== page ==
Price Won’t Say If House O’Care Bill Is ‘Mean’ When Confronted By Dems

Health and Human Services Secretary Tom Price, testifies before a Senate Appropriations Subcommittee hearing on FY'18 budget on Capitol Hill in Washington, Thursday, June 15, 2017.    (AP Photo/Manuel Balce Ceneta)
Health and Human Services Secretary Tom Price listens while testifying on Capitol Hill in Washington, Thursday, June 15, 2017, before a Senate Appropriations subcommittee hearing on the Health and Human Services Depa... Health and Human Services Secretary Tom Price listens while testifying on Capitol Hill in Washington, Thursday, June 15, 2017, before a Senate Appropriations subcommittee hearing on the Health and Human Services Department's fiscal 2018 budget. (AP Photo/Manuel Balce Ceneta) MORE LESS
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June 15, 2017 2:31 p.m.

Health and Human Services Secretary Tom Price couldn’t say whether the House Obamacare repeal bill was “mean” when confronted by Democrats with reports that President Trump claimed as such in a White House health care meeting with Senate Republicans.

“All I know is what I read in the paper on that,” Price said Thursday, adding that he wasn’t at the meeting, when Sen. Ron Wyden (D-OR) brought up the Trump comments at a hearing Thursday on the HHS budget in a Senate Appropriations subcommittee.

Sen. Patty Murray (D-WA) was first to raise what Trump reportedly said Tuesday  about the House bill, the American Health Care Act, and asked if Price agreed. “It’s a yes or no answer,” she said, when Price at first try to dodge the question.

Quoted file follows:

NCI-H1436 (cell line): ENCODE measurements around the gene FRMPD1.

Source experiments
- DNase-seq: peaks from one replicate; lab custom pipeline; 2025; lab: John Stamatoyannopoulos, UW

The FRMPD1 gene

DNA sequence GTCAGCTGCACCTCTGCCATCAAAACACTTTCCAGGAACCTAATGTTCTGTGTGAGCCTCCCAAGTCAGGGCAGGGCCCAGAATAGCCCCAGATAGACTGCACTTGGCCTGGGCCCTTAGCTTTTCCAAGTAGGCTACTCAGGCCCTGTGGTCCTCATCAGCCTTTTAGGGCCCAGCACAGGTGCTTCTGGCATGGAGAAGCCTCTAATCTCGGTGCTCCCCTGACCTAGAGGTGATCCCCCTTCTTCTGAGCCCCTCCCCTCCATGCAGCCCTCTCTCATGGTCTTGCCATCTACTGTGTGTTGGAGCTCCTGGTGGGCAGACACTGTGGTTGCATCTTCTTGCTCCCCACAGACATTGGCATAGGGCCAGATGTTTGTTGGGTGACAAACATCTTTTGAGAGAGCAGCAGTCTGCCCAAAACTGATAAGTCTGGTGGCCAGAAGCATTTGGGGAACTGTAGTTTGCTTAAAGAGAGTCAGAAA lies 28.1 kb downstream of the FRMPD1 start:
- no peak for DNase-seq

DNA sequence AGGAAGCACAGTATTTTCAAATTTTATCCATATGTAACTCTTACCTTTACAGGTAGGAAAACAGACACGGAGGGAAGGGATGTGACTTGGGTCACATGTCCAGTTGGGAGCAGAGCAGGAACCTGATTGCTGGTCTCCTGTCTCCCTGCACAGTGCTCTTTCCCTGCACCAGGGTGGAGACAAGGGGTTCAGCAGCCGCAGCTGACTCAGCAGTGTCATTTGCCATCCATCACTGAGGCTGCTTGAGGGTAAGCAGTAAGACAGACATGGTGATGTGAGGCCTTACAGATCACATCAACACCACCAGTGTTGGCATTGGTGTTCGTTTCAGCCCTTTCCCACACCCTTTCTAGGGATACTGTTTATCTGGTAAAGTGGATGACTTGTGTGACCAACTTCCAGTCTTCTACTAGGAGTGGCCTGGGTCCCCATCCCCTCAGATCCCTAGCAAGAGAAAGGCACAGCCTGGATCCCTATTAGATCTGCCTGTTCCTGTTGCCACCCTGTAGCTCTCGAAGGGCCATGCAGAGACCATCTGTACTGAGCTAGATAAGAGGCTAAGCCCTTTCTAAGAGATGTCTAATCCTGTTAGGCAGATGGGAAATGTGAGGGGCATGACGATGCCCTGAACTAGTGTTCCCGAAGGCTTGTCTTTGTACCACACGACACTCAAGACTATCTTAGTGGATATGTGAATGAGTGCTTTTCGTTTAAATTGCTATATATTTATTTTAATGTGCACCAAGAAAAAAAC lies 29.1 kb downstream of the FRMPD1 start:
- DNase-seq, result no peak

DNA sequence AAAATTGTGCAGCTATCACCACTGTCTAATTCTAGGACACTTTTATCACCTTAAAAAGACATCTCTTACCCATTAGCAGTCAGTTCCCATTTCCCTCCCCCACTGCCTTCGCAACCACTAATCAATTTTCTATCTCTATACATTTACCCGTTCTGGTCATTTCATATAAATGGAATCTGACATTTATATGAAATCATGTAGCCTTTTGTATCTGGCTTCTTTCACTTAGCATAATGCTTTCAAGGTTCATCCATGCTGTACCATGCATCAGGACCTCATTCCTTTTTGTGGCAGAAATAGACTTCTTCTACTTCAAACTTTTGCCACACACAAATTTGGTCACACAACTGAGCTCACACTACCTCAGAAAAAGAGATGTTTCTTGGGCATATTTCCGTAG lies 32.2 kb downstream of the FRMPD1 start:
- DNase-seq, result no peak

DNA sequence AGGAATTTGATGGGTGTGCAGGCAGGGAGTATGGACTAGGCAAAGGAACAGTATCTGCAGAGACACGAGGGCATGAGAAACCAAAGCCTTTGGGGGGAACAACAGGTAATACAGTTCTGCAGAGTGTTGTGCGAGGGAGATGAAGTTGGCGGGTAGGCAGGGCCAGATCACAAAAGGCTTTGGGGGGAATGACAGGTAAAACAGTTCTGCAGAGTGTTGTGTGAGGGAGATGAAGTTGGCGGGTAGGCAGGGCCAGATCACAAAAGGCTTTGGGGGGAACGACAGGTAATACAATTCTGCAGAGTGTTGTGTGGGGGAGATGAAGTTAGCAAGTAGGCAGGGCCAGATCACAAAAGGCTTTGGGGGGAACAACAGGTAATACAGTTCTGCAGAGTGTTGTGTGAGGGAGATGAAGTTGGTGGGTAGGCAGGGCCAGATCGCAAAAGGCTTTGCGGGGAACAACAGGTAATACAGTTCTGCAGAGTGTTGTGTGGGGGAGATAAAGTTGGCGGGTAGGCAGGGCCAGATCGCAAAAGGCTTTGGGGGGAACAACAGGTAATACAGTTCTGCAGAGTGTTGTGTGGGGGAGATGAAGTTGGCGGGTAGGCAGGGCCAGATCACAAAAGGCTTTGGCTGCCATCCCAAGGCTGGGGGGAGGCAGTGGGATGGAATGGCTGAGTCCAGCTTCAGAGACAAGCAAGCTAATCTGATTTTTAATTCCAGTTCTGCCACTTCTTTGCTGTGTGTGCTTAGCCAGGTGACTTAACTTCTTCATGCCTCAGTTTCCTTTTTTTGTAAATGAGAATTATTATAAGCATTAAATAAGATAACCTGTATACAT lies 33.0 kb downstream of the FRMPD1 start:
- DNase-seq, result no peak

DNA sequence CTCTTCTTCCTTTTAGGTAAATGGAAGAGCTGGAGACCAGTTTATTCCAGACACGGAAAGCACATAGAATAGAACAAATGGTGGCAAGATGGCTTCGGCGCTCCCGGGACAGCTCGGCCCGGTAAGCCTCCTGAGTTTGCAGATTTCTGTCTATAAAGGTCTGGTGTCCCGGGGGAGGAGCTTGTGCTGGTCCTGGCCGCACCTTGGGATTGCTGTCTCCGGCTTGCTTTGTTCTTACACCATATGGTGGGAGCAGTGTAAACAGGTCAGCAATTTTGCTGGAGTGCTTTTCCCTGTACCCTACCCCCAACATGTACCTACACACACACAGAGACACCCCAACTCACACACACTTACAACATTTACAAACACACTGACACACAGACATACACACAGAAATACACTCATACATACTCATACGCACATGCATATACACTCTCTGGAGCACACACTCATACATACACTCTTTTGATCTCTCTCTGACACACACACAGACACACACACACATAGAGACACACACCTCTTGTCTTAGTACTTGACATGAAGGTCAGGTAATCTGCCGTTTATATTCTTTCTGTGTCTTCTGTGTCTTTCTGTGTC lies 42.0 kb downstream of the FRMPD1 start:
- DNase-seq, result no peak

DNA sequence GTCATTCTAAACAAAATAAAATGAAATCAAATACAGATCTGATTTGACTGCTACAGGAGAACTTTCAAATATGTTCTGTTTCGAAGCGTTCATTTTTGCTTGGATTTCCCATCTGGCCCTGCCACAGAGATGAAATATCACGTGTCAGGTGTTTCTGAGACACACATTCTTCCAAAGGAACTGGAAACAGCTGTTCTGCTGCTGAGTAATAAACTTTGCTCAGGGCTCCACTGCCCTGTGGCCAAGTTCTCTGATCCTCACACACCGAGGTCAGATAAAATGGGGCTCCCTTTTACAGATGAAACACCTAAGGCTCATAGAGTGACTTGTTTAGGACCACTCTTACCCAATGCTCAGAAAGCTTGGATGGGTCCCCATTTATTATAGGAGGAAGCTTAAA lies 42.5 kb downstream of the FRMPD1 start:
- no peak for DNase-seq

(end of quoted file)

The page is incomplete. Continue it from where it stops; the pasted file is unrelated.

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“No, it’s not a yes or no answer,” Price shot back.

According to congressional sources briefed on the meeting, as first reported by the AP and then confirmed by Politico and CNN, Trump said the House legislation was “mean, mean, mean” and a “son of a bitch.” He asked GOP senators to make their legislation, which is being crafted behind closed doors and outside the regular committee process, more “generous.”

The Congressional Budget Office said the House legislation would result in 23 million fewer people with health coverage and impose $834 in Medicaid cuts, while eliminating many of the Affordable Care Act’s taxes on the industry and high-earners.

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